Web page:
Voice-over scripts come in all shapes and sizes. If you’re lucky, you’ll either get a storyboard with images, or a script that has two columns: a video column and an audio column. That video column is full of treasures, and I’m going to share a few tips to help you get the most out of them.
Here’s a script that shows both columns:
When you’re in a time crunch, you’ll probably want to skip right to the audio section. But I’ll also be the first to tell you that’s a bad habit to develop, because there’s tons of vital information you can gather from the video column.
My Dear Watson, Analyze the Scene for Clues
In this video, we have the line, “because life is full of unexpected drops.” Now, if we look at the video column, it says, “bottle of orange soda hits the floor and sprays everywhere.” I don’t know about you, but if that happened in my house, I’d freak out. So, for the voice-over to work well with what’s happening in the video, I’ll need to inject some of that unexpected, surprised feeling into this line.
The next line is “glops.” The image on screen is a dog’s water bowl, with the dog drinking and making a huge mess. If you have pets, especially dogs, you know this happens all the time, and it can be a little gross because some of that is slobber and maybe some bits of whatever he was gnawing on in the back yard. Your job is to inject feeling into this one tiny little word.
“And . . . plops.” What we see here is muddy boots being tossed into the mudroom, splashing mud across the floor. Now, this scene is truly horrific! Inject as much of that emotion into the line. Obviously, the video is meant to be fun. It’s a corporate video, but it’s still meant to be entertaining. So, I’m not going to put the actual horror I feel at that scene into my read (I’m a bit OCD about my floors), but there needs to be a reaction, hopefully a fun one.
Another important image in the left column is where it says, “slow motion of baby in socks walking across the floor.” This scene is going to be really cute! The lines I need to say are, “they won’t gap like other vinyl floors, and they’re comfortable underfoot while standing or walking.” So, I’ll inject a big smile right there because it’s an adorable baby walking on the floor.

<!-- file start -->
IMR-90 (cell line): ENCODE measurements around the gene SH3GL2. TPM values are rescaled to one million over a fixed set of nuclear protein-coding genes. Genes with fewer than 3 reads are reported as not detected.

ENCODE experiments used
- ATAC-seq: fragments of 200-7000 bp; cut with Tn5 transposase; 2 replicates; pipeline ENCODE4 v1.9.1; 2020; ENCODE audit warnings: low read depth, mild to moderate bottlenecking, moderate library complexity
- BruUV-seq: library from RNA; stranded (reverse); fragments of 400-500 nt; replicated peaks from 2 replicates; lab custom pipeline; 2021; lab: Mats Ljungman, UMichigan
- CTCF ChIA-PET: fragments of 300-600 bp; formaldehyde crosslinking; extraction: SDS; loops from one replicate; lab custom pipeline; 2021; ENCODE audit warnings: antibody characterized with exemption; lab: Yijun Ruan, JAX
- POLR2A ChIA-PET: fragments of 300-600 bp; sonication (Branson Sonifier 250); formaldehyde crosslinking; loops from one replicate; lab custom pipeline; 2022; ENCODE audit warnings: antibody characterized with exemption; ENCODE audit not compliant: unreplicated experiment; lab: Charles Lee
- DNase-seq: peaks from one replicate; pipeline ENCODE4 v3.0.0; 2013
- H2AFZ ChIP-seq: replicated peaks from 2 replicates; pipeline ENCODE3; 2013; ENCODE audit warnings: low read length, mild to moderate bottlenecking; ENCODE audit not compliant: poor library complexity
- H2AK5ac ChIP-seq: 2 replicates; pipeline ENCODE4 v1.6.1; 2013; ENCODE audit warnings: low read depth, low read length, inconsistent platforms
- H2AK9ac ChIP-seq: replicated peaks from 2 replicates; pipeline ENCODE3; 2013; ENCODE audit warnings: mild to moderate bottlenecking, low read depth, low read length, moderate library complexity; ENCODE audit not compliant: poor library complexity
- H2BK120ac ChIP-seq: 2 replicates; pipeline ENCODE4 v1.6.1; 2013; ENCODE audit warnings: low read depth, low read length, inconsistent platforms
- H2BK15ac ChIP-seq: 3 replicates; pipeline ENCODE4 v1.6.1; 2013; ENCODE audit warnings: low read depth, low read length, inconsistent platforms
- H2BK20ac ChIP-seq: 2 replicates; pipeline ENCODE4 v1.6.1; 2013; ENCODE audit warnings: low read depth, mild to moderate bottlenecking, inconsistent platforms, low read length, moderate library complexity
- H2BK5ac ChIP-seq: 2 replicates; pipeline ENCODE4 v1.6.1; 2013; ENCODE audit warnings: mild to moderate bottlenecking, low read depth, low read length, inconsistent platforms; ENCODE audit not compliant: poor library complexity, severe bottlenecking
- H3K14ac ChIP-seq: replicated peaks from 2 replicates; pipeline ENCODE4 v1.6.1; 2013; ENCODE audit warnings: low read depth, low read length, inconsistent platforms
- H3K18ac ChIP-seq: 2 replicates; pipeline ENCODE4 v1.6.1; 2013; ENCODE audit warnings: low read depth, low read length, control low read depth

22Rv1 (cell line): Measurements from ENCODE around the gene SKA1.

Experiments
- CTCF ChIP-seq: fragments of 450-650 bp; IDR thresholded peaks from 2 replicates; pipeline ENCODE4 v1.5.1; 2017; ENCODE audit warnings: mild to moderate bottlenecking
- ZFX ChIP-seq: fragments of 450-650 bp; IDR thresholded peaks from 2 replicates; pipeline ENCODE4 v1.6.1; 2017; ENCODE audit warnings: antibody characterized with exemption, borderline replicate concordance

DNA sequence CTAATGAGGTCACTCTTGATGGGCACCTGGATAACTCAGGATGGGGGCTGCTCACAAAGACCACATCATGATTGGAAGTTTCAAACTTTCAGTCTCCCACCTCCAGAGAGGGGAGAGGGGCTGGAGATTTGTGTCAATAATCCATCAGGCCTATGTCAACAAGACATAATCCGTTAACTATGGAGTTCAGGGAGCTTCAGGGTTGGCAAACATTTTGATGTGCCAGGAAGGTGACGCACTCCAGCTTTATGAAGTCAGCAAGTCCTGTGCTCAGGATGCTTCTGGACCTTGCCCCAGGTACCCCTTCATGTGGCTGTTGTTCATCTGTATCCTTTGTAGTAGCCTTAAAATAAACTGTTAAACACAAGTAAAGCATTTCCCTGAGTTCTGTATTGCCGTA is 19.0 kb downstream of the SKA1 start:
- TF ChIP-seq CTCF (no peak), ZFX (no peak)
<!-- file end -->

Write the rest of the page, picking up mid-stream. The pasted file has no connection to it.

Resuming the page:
If I receive this script as an audition and don’t pay much attention to what was on the left, I might miss these cues. My voice acting might come out flat, and I might not book the job.
Pay attention to these clues in your script! In voice-over work, things can happen really fast, especially when your agents have you on a tight leash and want you to turn auditions around in an hour, or if you’re auditioning on pay-to-play sites and want to be one of the first to post the audition. Take the time to read the video column whenever a script has one. It’s written to describe the essential elements of the scene, and it has all the information you need to play it up. That’s going to help you stand apart from the competition and book the job.
I want to underline this point: even if you’re offered tons of auditions on pay-to-play sites or through your agents, Milk them for all they’re worth. I end up doing fewer auditions but booking more of the ones I want because I take my time figuring out what will work for that piece. It’s not worth rushing through scripts.
“Because life is full of unexpected drops. Glops. And . . . plops.”
I had a lot of fun with that first opening and recorded a bunch of takes. The more you play with the script—and the more pointers you can get from the video column—the more your read will come to life and people will want to work with you.
To learn more about becoming an effective voice over actor, read Part 1 of the Get Clever series, called Becoming An Artist.